PhotoIf you’re a fan of antibacterial soaps and other products, you might soon notice some changes to your favorite products. On Dec. 16, the FDA announced in an official release that:

The U.S. Food and Drug Administration today issued a proposed rule to require manufacturers of antibacterial hand soaps and body washes to demonstrate that their products are safe for long-term daily use and more effective than plain soap and water in preventing illness and the spread of certain infections. Under the proposal, if companies do not demonstrate such safety and effectiveness, these products would need to be reformulated or relabeled to remain on the market.

Today’s action is part of a larger, ongoing review of antibacterial active ingredients by the FDA to ensure these ingredients are proven to be safe and effective. This proposed rule does not affect hand sanitizers, wipes, or antibacterial products used in health care settings. 

The problem, from the FDA’s perspective, is that many ordinary people might erroneously believe antibacterial soaps don’t merely make things cleaner, but confer actual health benefits compared to “regular” soap — specifically, greater protection against illness.

Not only is there no conclusive evidence to support this, it might actually be the exact opposite: antibacterial products might be harmful. As the press release says, “some data suggest that long-term exposure to certain active ingredients used in antibacterial products — for example, triclosan (liquid soaps) and triclocarban (bar soaps) — could pose health risks, such as bacterial resistance or hormonal effects.”

Long-term exposure

The suspicion that antibacterial products might actually be harmful is not new. There is, for example, already a strong correlation suggesting that the recent rise in numbers of children suffering from asthma or allergies might, paradoxically, be due to the rise of children raised in overly clean and sterile environments: if you don’t mind anthropomorphizing the human immune system you could say that it pugnaciously refuses to ever relax and take it easy, so if there are no real germs or bacteria for it to defend against, it will instead pick fights with dust particles, pollen grains, dander or other innocuous-for-most-people things.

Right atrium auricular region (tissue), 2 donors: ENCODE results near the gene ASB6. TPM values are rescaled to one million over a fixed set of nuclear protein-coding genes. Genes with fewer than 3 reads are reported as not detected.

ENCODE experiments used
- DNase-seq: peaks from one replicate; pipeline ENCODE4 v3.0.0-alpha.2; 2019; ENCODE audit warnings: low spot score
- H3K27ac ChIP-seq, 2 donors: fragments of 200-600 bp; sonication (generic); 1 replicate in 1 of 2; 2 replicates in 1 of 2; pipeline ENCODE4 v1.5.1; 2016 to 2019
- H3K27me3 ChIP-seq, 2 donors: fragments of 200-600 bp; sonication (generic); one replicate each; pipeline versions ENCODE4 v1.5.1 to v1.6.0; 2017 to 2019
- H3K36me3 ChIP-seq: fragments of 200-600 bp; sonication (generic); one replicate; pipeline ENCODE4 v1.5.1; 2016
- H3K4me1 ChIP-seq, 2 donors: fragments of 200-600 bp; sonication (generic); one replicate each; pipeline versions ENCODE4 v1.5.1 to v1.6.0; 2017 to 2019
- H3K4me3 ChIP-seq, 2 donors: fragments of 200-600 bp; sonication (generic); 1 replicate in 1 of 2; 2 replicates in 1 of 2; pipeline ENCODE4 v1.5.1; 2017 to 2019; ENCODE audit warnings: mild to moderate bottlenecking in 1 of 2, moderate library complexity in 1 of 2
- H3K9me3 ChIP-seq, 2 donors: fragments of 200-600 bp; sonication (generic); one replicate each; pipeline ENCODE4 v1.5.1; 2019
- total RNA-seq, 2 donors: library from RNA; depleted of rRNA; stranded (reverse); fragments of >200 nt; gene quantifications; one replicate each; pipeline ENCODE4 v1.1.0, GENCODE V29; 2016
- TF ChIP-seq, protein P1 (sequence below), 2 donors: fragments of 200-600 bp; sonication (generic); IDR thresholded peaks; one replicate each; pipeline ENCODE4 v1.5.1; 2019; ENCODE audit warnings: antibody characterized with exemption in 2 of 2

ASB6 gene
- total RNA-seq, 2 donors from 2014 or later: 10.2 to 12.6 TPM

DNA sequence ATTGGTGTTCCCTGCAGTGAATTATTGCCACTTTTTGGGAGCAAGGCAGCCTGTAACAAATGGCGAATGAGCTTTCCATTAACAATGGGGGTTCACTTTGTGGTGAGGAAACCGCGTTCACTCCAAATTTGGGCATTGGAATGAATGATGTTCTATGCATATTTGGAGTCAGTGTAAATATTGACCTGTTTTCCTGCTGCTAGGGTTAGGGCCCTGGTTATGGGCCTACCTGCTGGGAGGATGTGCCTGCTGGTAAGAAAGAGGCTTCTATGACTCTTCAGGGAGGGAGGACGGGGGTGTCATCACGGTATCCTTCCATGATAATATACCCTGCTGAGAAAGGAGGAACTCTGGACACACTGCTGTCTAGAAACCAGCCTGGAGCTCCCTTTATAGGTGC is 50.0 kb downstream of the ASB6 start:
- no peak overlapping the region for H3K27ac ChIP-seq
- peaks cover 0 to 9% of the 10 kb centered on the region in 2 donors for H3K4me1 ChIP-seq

Even worse, the excessive use of antibacterial products (especially antibiotics) is directly responsible for the evolution of antibiotic-resistant bacteria.

Indeed, the FDA’s proposed rule change on antibacterial soap comes only a few days after it proposed a voluntary restriction on the use on non-prescription antibiotics fed to livestock. As Dina Fine Maron noted last week in Scientific American:

“Most of the meat on our dinner plates comes from cows and chickens treated with a battery of drugs that helped them grow quickly in dismal, cramped conditions that would otherwise make them sick.  The drugs are blended into their food and water without any requirement for a veterinary prescription…. [the proposed change] calls for pharmaceutical companies to voluntarily alter their drug labels to exclude growth promotion as a listed use, and that would make it illegal to use the drugs for such growth promotion uses in the future.”

 The FDA also proposed new rules requiring livestock producers to get veterinary oversight before using certain antibiotics on their animals – in effect, to make certain antibiotics for animals prescription-only, as they are for humans.

Too little, too late

Yet many scientists fear the FDA’s sudden interest (or, rather, proposed interest) in widespread use of antibaceterial products might be too little, too late. Maron called the FDA livestock proposals "overdue and utterly insufficient," and last October, Dr. Arjun Srinivasan of the Centers for Disease Control warned that, due to the rapid evolution of antibiotic-resistant bacterial strains, humanity is fast approaching the “end of antibiotics.”


The more you use an antibiotic, the more you expose a bacteria to an antibiotic, the greater the likelihood that resistance to that antibiotic is going to develop. So the more antibiotics we put into people, we put into the environment, we put into livestock, the more opportunities we create for these bacteria to become resistant. …We also know that we’ve greatly overused antibiotics and in overusing these antibiotics, we have set ourselves up for the scenario that we find ourselves in now, where we’re running out of antibiotics.

We are quickly running out of therapies to treat some of these infections that previously had been eminently treatable. There are bacteria that we encounter, particularly in health-care settings, that are resistant to nearly all — or, in some cases, all — the antibiotics that we have available to us, and we are thus entering an era that people have talked about for a long time.

For a long time, there have been newspaper stories and covers of magazines that talked about “The end of antibiotics, question mark?” Well, now I would say you can change the title to “The end of antibiotics, period.”

We’re here. We’re in the post-antibiotic era. There are patients for whom we have no therapy, and we are literally in a position of having a patient in a bed who has an infection, something that five years ago even we could have treated, but now we can’t. …

As for antibacterial soap and the proposed new regulations, the FDA stressed that its possible qualms to antibacterial soap does not extend to soap or washing in general: hand-washing remains one of the best ways to limit the spread of germs.

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